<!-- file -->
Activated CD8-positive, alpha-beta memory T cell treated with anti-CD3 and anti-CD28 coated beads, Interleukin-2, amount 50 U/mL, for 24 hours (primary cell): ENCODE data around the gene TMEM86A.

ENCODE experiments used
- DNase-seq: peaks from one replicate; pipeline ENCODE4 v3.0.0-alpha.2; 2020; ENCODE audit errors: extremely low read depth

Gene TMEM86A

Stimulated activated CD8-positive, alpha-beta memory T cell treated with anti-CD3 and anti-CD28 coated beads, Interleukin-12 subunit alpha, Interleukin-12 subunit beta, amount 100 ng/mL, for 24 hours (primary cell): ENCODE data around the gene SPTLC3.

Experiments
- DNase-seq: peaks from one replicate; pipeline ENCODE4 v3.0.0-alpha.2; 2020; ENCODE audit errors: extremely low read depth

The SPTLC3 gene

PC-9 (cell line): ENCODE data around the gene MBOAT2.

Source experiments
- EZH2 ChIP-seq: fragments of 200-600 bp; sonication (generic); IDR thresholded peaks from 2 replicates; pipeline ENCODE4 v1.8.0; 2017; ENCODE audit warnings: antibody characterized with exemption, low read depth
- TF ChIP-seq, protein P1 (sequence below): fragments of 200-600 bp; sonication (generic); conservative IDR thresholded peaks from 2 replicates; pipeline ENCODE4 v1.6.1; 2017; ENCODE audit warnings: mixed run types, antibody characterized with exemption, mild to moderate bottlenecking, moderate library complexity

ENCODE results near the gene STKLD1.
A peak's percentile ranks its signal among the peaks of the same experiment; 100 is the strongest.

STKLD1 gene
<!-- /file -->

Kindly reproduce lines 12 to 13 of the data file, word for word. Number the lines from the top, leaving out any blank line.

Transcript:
- TF ChIP-seq, protein P1 (sequence below): fragments of 200-600 bp; sonication (generic); conservative IDR thresholded peaks from 2 replicates; pipeline ENCODE4 v1.6.1; 2017; ENCODE audit warnings: mixed run types, antibody characterized with exemption, mild to moderate bottlenecking, moderate library complexity

ENCODE results near the gene STKLD1.